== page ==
Piano Aging

Viennese used to say “buy an old violin and a new piano!”

Sounds true but really unfair considering the cost of a fine grand piano but even more so the sentimental bonding of the family piano where we took our first steps.

This piano is no longer useful and it either has to be recycled or reconstructed from scratch.


Piano makers and technicians are strict about a demanding piano aging: they suggest (in approximation considering the care, living conditions, use and the quality of the instrument)

Hammer replacement every 10 years

String replacement every 20 years

Pin block replacement every 30 years

Soundboard replacement every 40 years.

According to piano markets, the instrument devaluates 20 to 30% every five years, more for concert use, less for private.

Piano self-destruction

Pianos are two souls in one body: The action and the musical instrument – it is like a car and an engine. Both these systems wear in time due to moisture variations, use, microorganisms and time itself. All these affect both systems although the action is more susceptible to wear by use and the piano sound by moisture variations and time. In other words, more care and stable conditions delay piano aging but it will still diminish in performance even if it is safeguarded and locked in a sterile, insulated environment.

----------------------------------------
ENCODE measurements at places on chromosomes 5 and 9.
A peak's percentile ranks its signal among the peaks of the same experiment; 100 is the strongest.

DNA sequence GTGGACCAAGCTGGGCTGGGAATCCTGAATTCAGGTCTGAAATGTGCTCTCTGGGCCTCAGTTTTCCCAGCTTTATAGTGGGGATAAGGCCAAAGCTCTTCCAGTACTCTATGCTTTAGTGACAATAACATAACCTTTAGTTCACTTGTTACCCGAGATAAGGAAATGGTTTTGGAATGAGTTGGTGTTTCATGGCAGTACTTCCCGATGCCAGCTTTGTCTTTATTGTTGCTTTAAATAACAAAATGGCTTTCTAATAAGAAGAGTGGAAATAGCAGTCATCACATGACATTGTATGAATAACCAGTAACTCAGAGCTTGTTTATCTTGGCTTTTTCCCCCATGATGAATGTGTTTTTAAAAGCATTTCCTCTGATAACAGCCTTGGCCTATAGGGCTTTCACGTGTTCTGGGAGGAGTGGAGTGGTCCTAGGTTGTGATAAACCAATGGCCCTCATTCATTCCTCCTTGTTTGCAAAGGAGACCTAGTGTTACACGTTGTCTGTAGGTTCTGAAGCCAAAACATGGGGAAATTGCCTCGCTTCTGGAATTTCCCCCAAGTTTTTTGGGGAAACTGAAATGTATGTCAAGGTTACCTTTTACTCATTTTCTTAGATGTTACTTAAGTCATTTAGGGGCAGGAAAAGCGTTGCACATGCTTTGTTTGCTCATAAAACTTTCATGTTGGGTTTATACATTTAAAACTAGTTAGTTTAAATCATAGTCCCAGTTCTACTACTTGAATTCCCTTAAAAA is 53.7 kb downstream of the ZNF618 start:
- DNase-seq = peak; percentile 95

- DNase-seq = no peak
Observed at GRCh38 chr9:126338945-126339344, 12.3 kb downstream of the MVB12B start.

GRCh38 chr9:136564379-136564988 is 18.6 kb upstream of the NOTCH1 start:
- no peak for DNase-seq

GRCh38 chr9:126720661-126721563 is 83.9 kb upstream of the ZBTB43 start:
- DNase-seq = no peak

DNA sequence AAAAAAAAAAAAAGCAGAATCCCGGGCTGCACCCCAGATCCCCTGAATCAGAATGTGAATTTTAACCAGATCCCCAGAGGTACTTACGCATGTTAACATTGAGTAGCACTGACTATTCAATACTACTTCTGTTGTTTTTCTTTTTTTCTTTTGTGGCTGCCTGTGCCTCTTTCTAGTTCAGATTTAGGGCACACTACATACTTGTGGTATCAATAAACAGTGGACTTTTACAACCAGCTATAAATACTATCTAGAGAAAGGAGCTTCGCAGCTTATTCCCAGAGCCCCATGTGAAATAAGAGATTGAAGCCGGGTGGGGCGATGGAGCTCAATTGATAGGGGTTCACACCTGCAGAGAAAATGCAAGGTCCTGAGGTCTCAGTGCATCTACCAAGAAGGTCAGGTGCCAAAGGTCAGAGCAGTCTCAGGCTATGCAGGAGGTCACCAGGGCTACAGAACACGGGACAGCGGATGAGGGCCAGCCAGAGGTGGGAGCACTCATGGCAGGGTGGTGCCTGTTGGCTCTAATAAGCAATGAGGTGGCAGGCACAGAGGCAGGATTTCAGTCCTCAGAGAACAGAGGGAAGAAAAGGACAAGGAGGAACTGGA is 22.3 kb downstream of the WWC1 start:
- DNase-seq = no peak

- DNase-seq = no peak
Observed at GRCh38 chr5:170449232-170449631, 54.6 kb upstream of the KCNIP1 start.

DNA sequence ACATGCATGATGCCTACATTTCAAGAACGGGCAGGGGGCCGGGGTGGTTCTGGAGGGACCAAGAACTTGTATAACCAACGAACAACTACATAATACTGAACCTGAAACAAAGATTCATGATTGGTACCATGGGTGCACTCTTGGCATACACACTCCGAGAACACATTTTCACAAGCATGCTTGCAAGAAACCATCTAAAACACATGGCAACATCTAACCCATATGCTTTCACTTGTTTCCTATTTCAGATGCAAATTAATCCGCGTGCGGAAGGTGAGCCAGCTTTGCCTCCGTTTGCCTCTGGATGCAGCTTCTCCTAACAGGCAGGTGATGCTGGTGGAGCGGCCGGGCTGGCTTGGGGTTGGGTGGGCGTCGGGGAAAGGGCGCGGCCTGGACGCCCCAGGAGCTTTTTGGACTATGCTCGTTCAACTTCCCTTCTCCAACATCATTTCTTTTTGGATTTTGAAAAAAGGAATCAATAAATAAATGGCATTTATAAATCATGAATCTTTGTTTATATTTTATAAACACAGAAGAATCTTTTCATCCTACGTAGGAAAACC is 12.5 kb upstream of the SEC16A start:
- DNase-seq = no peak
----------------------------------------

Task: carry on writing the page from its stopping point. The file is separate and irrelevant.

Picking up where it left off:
To a large extent, pianos are self-destructive instruments. Their own stresses are enormous and they cause plastic deformation on soundboard cells (loss of crown, down bearing and elasticity), stretching of strings (loss of elasticity and breaking point increase), string termination points deformation, warping of keys and shanks, hammer resilience loss, friction variations and all these without even touching a piano!

The elegant rich piano sound springs out of the dynamic balance of forces F1, F2 and F3. The soundboard is like a compressed membrane pressing upwards (F2) and the string pressing downwards through the bridge at an angle α (F1). We accurately evaluate these measurements and we monitor them in time.

This is evident on the sound of the old piano: dry, short, with a lot of attack and zero swell. Sometimes we may still have sustain and a small but pleasant volume but only traces that remind us of the original glory of the new piano.


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